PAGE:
Date of Award


Degree Name

PhD Leadership Studies

Dissertation Committee

Marcus Lam, PhD, Co-Chair; Ian Martin, EdD, Co-Chair; Wendell Callahan, PhD; Antonio Jimenez Luque, PhD


college readiness, first–generation students, Catholic institutions, private school, program implementation, self-efficacy, community building, social capital


The Department of Education’s 2018 report on the “Condition of Education” indicated nearly 60% of all children under the age of 18 had parents without a bachelor’s degree. When the statistics were broken down by race, the numbers were far higher. For Black children, that number was 74%; for Hispanic children, that number was 79%; for Pacific islander, it was 78%; and for American Indian/Alaska native, it was 80%. This gap in education has had a tremendous economic impact on families, reverberating through generations. According to Georgetown’s 2015 study on the economics of college majors, a college graduate makes $1 million more than a high school graduate (Carnevale et al., 2015). In addition, the study indicated a difference of $3.4 million in income between the highest and lowest paying majors. One way to bridge this gap is through improving college readiness of these students.

Existing bridge programs like TRiO, Upward Bound, and summer bridge have shown success in improving college readiness. Upward Bound and Upward Bound math and science programs reported 86% of their participants from the 2013–2014 high school cohort immediately enrolled in a postsecondary education program.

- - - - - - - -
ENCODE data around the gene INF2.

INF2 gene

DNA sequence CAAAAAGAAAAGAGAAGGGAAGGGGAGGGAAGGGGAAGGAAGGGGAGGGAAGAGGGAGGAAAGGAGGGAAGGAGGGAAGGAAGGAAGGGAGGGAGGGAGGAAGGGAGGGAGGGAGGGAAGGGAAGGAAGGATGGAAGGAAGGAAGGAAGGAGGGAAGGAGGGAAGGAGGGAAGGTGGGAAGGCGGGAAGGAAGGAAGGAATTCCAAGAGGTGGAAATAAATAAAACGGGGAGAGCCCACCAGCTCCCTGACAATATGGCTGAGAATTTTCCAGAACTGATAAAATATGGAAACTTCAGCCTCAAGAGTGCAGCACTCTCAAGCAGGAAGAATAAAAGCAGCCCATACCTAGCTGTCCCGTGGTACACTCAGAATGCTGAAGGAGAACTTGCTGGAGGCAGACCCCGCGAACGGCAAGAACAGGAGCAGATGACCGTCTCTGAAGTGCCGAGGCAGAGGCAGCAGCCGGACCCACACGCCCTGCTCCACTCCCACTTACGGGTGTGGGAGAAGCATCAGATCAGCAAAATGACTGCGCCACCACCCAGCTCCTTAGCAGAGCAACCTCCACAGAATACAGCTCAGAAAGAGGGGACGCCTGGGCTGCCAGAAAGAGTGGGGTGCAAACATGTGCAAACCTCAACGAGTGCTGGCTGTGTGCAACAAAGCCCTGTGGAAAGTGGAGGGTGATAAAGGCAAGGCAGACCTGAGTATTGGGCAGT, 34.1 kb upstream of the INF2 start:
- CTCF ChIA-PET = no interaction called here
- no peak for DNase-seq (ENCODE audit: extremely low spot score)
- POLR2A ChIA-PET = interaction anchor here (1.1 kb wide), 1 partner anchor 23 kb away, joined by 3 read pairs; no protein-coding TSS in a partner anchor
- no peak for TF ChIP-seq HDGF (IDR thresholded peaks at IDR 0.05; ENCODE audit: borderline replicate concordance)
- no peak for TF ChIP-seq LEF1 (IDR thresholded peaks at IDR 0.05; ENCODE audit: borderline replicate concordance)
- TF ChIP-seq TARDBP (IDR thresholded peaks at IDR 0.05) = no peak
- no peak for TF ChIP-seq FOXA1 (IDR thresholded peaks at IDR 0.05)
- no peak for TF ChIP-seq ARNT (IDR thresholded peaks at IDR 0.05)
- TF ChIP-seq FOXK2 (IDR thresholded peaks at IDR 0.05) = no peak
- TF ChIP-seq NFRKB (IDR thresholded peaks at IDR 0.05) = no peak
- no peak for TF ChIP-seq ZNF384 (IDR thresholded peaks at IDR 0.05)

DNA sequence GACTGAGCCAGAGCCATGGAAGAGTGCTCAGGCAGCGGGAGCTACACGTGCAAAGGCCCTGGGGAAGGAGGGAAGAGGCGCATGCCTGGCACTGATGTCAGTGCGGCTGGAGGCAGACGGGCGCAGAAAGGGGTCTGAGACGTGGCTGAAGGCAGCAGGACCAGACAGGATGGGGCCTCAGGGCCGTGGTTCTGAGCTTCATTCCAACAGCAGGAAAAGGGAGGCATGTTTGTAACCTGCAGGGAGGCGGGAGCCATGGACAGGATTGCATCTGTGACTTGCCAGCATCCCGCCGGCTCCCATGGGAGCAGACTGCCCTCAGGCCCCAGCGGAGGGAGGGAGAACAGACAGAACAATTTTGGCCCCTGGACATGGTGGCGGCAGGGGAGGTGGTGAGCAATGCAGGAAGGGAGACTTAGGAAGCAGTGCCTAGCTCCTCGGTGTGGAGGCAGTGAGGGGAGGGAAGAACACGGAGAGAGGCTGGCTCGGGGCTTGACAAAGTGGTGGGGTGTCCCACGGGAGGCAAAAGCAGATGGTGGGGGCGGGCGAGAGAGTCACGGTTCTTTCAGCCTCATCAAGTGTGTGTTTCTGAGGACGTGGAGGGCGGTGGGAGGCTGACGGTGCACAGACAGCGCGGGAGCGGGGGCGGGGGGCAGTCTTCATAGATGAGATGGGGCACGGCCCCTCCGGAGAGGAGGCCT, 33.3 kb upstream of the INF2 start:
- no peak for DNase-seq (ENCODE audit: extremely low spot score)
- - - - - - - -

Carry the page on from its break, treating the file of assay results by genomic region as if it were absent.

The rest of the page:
Current research has found programs focusing on college readiness have indeed helped. Many of these studies on college readiness programs have focused on student academic preparation, parental involvement, and school supports (e.g., college counseling, course selection). There has been comparatively less research focused on extracurricular programs aimed at fostering individual student traits, such as self-efficacy.

This study focused on a college readiness program conducted at an area parochial school in San Diego County. The case study addressed the program’s role in fostering self-efficacy

among student participants and examined organizational level factors leading to successful implementation.

This research was important because it provided further insight into the role self-efficacy can play in a college bridge program and identified organizational factors that are barriers to or help with implementation.

Document Type

Dissertation: Open Access


Leadership Studies